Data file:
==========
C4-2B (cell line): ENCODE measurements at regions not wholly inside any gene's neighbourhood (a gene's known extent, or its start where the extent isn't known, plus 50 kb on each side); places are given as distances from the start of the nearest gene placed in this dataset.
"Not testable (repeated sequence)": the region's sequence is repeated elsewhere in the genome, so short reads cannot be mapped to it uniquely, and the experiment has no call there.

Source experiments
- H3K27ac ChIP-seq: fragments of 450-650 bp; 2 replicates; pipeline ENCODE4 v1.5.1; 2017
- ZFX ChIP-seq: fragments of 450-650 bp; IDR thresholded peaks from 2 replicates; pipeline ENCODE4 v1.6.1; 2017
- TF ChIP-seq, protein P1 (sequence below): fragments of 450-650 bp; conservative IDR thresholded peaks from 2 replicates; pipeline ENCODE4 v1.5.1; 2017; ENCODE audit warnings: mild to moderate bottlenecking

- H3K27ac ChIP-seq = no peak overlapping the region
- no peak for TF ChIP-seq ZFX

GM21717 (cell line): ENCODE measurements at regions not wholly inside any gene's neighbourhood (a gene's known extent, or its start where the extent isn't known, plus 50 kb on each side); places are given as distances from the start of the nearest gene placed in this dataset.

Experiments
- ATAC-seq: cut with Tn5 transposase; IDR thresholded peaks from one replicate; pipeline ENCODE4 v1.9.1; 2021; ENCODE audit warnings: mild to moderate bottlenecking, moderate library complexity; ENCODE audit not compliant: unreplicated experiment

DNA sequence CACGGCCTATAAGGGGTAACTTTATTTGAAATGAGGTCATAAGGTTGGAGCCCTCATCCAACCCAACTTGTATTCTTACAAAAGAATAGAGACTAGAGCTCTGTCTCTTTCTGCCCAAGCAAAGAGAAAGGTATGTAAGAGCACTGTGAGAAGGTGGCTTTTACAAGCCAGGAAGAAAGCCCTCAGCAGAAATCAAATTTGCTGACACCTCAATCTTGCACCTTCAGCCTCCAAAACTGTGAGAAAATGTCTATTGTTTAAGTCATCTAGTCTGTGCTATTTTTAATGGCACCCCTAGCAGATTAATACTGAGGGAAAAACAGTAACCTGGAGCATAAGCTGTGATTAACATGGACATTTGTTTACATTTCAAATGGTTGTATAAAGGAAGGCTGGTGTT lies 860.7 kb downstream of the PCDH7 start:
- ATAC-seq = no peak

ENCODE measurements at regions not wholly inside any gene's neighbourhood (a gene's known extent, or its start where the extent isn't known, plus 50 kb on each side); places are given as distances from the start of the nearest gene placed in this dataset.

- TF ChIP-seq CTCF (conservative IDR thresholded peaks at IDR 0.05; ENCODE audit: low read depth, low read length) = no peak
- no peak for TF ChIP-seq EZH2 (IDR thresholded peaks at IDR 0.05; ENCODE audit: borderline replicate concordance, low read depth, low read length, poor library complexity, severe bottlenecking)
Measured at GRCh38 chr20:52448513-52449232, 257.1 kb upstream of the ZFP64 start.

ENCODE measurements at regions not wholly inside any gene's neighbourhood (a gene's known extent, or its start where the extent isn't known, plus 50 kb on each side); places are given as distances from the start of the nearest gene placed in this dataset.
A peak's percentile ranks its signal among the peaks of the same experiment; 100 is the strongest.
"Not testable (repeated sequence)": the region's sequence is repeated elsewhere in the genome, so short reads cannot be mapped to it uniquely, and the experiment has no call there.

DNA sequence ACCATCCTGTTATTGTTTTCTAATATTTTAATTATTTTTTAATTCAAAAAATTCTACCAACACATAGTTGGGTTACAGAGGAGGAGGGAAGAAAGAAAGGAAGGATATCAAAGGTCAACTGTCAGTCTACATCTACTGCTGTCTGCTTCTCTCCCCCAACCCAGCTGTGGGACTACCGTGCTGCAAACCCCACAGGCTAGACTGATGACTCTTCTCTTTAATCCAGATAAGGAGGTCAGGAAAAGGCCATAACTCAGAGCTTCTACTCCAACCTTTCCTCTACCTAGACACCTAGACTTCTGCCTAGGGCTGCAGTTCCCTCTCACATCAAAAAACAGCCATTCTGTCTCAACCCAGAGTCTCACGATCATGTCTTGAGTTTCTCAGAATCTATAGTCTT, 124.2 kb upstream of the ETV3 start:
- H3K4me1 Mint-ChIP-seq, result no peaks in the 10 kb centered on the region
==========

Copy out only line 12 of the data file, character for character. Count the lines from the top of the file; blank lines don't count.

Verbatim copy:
DNA sequence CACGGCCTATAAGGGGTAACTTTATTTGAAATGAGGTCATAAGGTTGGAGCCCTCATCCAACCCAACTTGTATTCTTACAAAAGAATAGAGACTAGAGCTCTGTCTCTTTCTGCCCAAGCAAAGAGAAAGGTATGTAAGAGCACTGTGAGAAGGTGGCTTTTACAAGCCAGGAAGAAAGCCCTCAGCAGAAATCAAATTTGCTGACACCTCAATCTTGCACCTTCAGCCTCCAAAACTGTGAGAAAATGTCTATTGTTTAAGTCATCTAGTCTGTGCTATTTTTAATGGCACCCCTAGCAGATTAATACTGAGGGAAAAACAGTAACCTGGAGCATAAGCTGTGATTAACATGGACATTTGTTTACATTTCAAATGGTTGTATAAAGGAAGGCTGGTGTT lies 860.7 kb downstream of the PCDH7 start: